There is a time and place for their use.

 

Generally the handler goes out very early morning, or late in the evening, when the bees are home.

Best results are on the cooler days.

Warm nights when the bees are humming at the front door are not ideal.

 

 Most of the dog work on live hives is done in the winter, spring and early autumn.

In the early days we had one client who employed us to scan hives prior to taking his cop off. 

We travelled from Westport to Hokitika, starting at about 9.00pm and finished at about 3.00am, and did , from memory, about 200 hives.

We marked issues and told him to visually inspect.

Out of curiosity we popped into a couple of hives the yards the next day for a look see.

All the honey was gone.

We surmised that no visual inspection had been done .... and never did hives with crops on for other people again.

 

The success of the dog program is all down to the Handler. The Handler needs to be able to read the dog's body language, the ever so slight lift of the nose or  the change of pace , and make a decision based on  climate, scent patterns or whether the dog is just messing about.

 

It's not for me to go into all the details and skill required because I just pay the bills for a service ..... you know how it is....

you employ a professional to get a good result.

 

Scanning dead gear or suspect gear in the shed is a lot easier. There are no breezes to waft the scent pattern of the AFB around the area .....think deodoriser in the toilet ..... a quick puff of the can and the scent is all around the room ..... so too with AFB.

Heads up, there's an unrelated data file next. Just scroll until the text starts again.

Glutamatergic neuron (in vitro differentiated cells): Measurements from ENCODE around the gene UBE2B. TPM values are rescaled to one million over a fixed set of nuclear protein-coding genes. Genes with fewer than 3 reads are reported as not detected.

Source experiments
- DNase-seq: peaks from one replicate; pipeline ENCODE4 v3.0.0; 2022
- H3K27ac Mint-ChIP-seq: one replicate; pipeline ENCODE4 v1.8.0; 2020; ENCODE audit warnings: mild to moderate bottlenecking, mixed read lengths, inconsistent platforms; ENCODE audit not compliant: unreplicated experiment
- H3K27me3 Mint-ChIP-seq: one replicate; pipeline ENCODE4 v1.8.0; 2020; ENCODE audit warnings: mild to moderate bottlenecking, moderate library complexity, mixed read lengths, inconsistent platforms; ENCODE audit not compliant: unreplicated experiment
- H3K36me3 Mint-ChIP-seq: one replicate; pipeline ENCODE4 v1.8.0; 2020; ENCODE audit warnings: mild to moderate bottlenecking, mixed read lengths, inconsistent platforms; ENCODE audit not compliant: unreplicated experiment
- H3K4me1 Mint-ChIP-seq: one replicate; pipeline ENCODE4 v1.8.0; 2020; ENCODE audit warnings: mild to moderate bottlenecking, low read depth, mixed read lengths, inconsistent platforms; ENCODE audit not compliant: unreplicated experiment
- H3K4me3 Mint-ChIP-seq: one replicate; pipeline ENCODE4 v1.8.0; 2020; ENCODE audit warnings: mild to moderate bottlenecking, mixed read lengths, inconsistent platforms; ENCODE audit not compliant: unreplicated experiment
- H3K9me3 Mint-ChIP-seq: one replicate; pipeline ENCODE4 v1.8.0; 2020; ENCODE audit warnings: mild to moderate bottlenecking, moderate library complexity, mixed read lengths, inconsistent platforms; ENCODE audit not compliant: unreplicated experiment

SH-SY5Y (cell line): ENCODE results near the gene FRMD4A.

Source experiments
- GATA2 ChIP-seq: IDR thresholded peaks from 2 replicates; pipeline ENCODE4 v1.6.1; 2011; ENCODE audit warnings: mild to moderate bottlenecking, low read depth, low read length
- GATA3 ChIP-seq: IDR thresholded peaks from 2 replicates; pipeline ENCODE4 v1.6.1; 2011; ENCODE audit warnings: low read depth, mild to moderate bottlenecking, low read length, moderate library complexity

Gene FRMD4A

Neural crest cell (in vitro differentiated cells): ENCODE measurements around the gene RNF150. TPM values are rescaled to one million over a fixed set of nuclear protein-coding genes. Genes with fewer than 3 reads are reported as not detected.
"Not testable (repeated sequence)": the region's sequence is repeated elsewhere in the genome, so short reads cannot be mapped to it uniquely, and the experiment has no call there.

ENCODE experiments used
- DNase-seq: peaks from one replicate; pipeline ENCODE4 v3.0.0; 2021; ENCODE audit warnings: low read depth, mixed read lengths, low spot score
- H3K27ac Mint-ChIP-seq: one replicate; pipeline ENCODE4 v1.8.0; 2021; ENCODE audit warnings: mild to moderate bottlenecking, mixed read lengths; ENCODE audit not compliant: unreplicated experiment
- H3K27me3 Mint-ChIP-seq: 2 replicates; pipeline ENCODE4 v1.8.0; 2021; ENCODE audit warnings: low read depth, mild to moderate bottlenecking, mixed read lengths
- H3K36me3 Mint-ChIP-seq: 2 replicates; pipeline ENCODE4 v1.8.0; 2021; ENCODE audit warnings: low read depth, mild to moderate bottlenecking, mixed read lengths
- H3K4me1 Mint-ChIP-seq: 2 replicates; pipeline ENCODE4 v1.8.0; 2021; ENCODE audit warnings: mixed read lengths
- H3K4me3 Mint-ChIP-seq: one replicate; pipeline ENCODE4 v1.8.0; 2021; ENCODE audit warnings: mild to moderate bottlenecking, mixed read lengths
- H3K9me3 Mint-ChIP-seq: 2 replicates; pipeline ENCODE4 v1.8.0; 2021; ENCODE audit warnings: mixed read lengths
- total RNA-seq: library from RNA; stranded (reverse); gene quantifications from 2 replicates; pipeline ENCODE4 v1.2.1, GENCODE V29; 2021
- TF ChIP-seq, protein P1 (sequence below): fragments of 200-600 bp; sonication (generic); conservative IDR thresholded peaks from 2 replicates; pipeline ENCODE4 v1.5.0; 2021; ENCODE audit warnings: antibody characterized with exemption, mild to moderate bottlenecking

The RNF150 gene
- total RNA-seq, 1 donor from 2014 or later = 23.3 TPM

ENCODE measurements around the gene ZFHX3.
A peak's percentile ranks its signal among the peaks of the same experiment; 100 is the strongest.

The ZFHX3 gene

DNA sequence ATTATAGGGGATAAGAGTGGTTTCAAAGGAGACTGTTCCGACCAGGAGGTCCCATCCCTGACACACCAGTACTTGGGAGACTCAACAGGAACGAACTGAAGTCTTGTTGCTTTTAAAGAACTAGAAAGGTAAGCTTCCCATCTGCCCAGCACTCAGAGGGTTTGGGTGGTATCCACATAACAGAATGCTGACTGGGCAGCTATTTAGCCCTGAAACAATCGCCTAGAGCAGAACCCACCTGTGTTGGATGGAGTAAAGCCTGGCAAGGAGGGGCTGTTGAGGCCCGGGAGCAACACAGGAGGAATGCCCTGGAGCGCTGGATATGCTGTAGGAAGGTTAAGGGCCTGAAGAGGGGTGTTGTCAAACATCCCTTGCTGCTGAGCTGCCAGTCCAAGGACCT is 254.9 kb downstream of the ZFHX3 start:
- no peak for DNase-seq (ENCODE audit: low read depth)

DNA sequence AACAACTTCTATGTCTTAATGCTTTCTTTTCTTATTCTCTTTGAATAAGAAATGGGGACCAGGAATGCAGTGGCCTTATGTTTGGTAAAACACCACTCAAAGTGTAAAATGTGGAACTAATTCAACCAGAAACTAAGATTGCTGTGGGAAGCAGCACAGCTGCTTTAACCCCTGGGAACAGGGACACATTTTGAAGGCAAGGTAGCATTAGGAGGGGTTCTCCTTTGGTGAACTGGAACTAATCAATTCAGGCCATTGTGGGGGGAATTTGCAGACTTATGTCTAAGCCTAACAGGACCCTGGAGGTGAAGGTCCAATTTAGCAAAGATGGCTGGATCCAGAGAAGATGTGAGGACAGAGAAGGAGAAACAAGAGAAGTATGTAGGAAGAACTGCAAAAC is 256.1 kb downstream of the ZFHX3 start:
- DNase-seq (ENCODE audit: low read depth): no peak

Scanning dead gear or quarantine gear before it goes back on the bees is a great way to minimise AFB spread.

 

 

 

 

 

 

 

  • Like 2
  • Good Info 2
Link to post
Share on other sites
4 hours ago, jamesc said:

Dogs do not like bees, and generally once stung, get stung shy.

we take our blind foundation dogs beekeeping. The black lab not only got stung and shy exactly as you say, but even tethered some distance away from the hive bees sometimes found him. On the other hand the white standard poodle looks a bit like a sheep and either doesn't get stung or doesn't care, off lead right up to hives no issue (so far) young poodles also bounce around quite a bit which I wouldn't think is a help either. Poodles are harder to train because they are intelligent and sharp as a tack. But I'm sure there are a number of breeds with different senses of smell that would be considered in a full time program.

Link to post
Share on other sites

×
×
  • Create New...